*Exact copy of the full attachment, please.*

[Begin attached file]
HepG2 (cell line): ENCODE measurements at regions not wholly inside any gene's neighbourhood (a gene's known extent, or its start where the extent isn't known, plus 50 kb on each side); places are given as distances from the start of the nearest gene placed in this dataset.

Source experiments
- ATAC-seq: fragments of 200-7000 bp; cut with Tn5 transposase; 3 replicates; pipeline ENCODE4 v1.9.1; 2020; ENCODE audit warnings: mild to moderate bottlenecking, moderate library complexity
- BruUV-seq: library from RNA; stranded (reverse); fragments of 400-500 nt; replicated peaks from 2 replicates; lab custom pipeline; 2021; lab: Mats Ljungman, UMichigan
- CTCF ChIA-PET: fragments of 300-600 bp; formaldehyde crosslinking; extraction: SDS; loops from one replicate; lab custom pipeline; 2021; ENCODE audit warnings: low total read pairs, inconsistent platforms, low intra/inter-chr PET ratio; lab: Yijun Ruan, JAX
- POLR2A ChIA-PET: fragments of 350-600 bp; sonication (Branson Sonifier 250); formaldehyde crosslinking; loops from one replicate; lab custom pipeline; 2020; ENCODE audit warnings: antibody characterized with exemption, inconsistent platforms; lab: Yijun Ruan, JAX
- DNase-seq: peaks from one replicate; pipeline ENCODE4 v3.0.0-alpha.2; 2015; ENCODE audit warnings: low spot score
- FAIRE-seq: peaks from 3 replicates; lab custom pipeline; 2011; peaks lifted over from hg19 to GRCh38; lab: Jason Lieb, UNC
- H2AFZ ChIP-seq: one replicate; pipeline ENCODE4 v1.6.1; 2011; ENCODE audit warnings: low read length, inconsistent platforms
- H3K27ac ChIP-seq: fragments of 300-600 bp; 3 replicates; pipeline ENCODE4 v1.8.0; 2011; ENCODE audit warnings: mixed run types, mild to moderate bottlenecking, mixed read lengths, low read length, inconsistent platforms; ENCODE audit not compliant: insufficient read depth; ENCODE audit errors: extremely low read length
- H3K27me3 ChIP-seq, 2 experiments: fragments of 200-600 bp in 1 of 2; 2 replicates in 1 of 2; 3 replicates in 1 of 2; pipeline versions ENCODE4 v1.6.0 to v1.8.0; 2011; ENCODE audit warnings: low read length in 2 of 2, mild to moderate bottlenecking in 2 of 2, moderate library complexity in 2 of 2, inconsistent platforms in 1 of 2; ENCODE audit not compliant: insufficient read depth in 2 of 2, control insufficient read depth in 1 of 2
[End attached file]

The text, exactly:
HepG2 (cell line): ENCODE measurements at regions not wholly inside any gene's neighbourhood (a gene's known extent, or its start where the extent isn't known, plus 50 kb on each side); places are given as distances from the start of the nearest gene placed in this dataset.

Source experiments
- ATAC-seq: fragments of 200-7000 bp; cut with Tn5 transposase; 3 replicates; pipeline ENCODE4 v1.9.1; 2020; ENCODE audit warnings: mild to moderate bottlenecking, moderate library complexity
- BruUV-seq: library from RNA; stranded (reverse); fragments of 400-500 nt; replicated peaks from 2 replicates; lab custom pipeline; 2021; lab: Mats Ljungman, UMichigan
- CTCF ChIA-PET: fragments of 300-600 bp; formaldehyde crosslinking; extraction: SDS; loops from one replicate; lab custom pipeline; 2021; ENCODE audit warnings: low total read pairs, inconsistent platforms, low intra/inter-chr PET ratio; lab: Yijun Ruan, JAX
- POLR2A ChIA-PET: fragments of 350-600 bp; sonication (Branson Sonifier 250); formaldehyde crosslinking; loops from one replicate; lab custom pipeline; 2020; ENCODE audit warnings: antibody characterized with exemption, inconsistent platforms; lab: Yijun Ruan, JAX
- DNase-seq: peaks from one replicate; pipeline ENCODE4 v3.0.0-alpha.2; 2015; ENCODE audit warnings: low spot score
- FAIRE-seq: peaks from 3 replicates; lab custom pipeline; 2011; peaks lifted over from hg19 to GRCh38; lab: Jason Lieb, UNC
- H2AFZ ChIP-seq: one replicate; pipeline ENCODE4 v1.6.1; 2011; ENCODE audit warnings: low read length, inconsistent platforms
- H3K27ac ChIP-seq: fragments of 300-600 bp; 3 replicates; pipeline ENCODE4 v1.8.0; 2011; ENCODE audit warnings: mixed run types, mild to moderate bottlenecking, mixed read lengths, low read length, inconsistent platforms; ENCODE audit not compliant: insufficient read depth; ENCODE audit errors: extremely low read length
- H3K27me3 ChIP-seq, 2 experiments: fragments of 200-600 bp in 1 of 2; 2 replicates in 1 of 2; 3 replicates in 1 of 2; pipeline versions ENCODE4 v1.6.0 to v1.8.0; 2011; ENCODE audit warnings: low read length in 2 of 2, mild to moderate bottlenecking in 2 of 2, moderate library complexity in 2 of 2, inconsistent platforms in 1 of 2; ENCODE audit not compliant: insufficient read depth in 2 of 2, control insufficient read depth in 1 of 2